Jump to content
Search In
  • More options...
Find results that contain...
Find results in...
McLovin

Investors Pummel Facebook

Recommended Posts

For all intents and purposes, they're a new kind of web portal.

 

As far as the valuation, they aren't Google but they are putting together one hell of a database...however, unlike Google according to their TOS it's completely consensual, which means they can do whatever they want with the information they've gathered without having to worry about the repercussions.

Share this post


Link to post
Share on other sites

I was asking what data was facebooks IPO based on. Branding? Hopes and dreams of what facebook COULD do with all that data? They currently dont do squat with it aside from ad revenue, which in the grand scheme of ad revenue they're only taking a tiny slice of the pie. 100B was hype. Nasdaq and facebook thought they could just say it was worth 100B and people would believe it. Now that everyone's actually thinking about what they're ACTUALLY worth they're coming up with a MUCH lower number. I feel awful for the initial investors that were suckered into facebook and wallstreet's trap and have lost billions of dollars in a matter of days.

 

http://www.businessinsider.com/what-is-facebook-worth-2012-5

Share this post


Link to post
Share on other sites

Then again, it's not like it's the first time people have paid inflated IPO prices...it's greed coming and going, but you'd think they would have learned this lesson by now.

Share this post


Link to post
Share on other sites

FB has been around for a while, so it's not like people indiscriminately snapping up whatever stock they can. At the very least it has a track record.

 

I'm not for people getting screwed, but let's say you had $100K to invest and were looking at the IPO of FB...if you weren't totally convinced that getting in on the ground floor was a sure thing upon completing your research, I would feel about as much sympathy for you as I would if you had put all the money on a single bet at a casino and hoped for the best.

Share this post


Link to post
Share on other sites
Then again, it's not like it's the first time people have paid inflated IPO prices...it's greed coming and going, but you'd think they would have learned this lesson by now.

 

I have trouble with this.

 

Do you have any particular insight in to who is investing in these stocks, how much money they have, how much money they need (in an objective sense) and a knowledge of what they are doing with their money?

 

 

In terms of economics I lean towards conservatism (and ignorance). I see much more value in building economic behaviour in a country than just giving it aid and forgiving debt. Of course aid and debt relief can help but more so if it creates jobs. Opportunity to work and increase your quality of life is what should be made available to as many people as possible. In that respect capitalism and business is beneficial.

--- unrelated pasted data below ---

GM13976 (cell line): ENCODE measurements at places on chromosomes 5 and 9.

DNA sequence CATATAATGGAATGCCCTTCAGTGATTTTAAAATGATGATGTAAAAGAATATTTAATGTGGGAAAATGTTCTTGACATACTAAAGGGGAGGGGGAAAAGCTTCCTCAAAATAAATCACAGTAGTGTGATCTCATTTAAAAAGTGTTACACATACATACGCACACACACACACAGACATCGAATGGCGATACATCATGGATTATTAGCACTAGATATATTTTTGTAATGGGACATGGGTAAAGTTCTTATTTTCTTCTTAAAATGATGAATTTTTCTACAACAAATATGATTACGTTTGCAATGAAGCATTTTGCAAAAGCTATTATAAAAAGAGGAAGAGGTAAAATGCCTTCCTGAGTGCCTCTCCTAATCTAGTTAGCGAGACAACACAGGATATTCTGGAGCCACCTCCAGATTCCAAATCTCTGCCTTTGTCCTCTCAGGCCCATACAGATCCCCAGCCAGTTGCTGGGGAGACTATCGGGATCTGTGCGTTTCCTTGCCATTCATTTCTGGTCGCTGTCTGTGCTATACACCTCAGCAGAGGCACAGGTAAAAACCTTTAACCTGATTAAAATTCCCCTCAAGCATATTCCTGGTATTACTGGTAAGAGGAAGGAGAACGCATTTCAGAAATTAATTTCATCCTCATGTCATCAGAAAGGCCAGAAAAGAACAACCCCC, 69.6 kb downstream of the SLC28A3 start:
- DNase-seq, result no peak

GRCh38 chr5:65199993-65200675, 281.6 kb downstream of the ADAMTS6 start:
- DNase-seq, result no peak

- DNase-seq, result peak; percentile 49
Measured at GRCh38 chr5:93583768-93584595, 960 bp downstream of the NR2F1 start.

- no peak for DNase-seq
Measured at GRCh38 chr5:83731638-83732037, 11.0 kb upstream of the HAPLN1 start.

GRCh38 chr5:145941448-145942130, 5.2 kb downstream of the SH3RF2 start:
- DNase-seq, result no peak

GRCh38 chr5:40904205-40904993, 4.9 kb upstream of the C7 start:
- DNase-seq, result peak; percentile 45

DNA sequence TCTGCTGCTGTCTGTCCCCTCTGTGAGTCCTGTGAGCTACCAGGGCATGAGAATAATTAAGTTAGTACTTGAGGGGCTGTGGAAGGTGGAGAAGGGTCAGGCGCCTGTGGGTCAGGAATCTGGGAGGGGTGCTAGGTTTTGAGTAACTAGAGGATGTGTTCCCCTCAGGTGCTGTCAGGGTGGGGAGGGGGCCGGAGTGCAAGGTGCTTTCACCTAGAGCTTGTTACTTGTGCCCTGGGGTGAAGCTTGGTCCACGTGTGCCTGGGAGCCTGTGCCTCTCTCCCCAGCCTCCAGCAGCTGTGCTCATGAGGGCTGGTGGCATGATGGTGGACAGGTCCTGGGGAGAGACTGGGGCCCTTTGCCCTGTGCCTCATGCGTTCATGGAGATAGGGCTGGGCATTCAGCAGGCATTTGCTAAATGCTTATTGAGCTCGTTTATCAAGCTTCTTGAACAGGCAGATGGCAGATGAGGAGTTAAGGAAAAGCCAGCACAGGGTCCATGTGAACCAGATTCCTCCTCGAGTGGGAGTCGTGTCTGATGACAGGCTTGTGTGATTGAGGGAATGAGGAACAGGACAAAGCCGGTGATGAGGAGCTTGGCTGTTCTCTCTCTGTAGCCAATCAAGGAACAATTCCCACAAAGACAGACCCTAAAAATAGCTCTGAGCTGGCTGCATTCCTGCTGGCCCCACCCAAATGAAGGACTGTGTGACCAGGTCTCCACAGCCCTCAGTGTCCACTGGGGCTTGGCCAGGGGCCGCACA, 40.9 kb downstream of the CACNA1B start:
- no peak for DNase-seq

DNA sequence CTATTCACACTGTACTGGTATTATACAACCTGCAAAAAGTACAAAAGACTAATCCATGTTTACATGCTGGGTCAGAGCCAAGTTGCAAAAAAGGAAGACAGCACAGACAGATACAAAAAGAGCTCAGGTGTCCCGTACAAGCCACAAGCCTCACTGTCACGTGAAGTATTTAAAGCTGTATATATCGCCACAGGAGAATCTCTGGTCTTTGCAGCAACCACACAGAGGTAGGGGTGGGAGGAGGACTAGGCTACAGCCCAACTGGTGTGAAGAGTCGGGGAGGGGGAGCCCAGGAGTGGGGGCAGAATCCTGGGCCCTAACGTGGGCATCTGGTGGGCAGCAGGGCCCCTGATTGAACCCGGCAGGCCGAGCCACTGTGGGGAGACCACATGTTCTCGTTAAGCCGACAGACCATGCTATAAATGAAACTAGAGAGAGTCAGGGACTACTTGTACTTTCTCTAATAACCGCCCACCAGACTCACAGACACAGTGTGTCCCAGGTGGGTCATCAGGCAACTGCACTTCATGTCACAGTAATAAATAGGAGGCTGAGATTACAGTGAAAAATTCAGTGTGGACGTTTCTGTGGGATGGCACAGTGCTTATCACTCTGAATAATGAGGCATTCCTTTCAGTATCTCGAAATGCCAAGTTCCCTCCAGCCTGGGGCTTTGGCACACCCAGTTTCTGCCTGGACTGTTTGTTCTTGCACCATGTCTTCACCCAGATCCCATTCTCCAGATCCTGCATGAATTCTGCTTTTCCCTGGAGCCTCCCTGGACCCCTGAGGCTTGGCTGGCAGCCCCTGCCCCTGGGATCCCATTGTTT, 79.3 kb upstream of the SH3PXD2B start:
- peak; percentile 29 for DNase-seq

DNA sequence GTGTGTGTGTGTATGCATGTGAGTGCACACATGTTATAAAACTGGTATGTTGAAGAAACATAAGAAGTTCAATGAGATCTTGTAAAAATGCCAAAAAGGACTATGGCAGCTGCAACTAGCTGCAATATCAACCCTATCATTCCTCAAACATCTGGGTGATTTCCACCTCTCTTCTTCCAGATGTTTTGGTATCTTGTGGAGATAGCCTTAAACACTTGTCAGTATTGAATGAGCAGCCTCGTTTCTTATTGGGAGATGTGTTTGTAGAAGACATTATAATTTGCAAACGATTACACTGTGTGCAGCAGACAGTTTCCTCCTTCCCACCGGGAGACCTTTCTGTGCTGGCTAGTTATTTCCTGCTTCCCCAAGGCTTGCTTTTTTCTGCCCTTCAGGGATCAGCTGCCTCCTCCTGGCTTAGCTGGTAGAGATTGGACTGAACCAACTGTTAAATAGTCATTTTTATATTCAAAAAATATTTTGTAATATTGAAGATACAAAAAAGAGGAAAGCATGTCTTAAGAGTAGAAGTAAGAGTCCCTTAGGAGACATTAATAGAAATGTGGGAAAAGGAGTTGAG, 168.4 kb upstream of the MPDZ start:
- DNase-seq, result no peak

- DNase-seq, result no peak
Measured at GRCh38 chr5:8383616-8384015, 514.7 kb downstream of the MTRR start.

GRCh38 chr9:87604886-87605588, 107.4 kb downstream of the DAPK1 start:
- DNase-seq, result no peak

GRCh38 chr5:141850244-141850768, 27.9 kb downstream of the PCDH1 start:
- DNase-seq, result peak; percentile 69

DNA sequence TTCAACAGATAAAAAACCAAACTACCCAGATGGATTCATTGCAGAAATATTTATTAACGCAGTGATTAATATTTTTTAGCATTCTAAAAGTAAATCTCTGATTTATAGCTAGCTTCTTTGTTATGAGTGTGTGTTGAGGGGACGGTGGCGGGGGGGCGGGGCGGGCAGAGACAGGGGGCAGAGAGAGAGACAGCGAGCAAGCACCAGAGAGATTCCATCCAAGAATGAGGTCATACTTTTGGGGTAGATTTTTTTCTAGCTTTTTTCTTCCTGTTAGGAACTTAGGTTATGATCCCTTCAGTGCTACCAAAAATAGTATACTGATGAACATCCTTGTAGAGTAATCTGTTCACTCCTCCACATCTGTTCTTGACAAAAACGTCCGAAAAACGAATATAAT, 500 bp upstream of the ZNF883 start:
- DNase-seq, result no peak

Gina Rhineheart became the richest woman in the world yesterday, ostensibly earning $2m an hour. My first reaction was that this is obscene. But a more considered reaction would be how many jobs, roofs over heads and public revenue would be lost if she wasn't making that much money?

 

When we view investing, or using money to make more money, why is it simply considered as greed rather than simply a cog in a larger machine that provides opportunity? I understand that at the extreme barriers can be built that protect riches and reduce opportunity. But the same can be said for the other extreme, the business that these richies run and own employ thousands directly and millions indirectly.

 

I don't earn anything fantastic and I have investments. Am I greedy because I invest? Or am I not greedy because I'm not rich? If it is the later, what is the threshold of wealth when investment shifts from making prudent financial decisions to simply being a matter of greed?

Share this post


Link to post
Share on other sites

Any investment is risky, IPOs more so...would you buy a car sight unseen based on a good review and the premise that if you don't get it now at this never-to-be-repeated LOW LOW PRICE, you'll live to regret it? IPOs don't really trade off of calculated risk, it's all about cashing in while you can.

 

Somewhat off subject- I do a bit of reading about what's going on in the financial world since I'm interested in what's going on with the euro/EU situation, and I came across this today-

 

Door Opens For 2-Year German Bond Yield To Go Negative

 

NEW YORK (Dow Jones)--For the first time, the two-year German bond yield may dip below zero, a rare occurrence in the global fixed-income universe and one that flags growing fears over the future of the euro zone.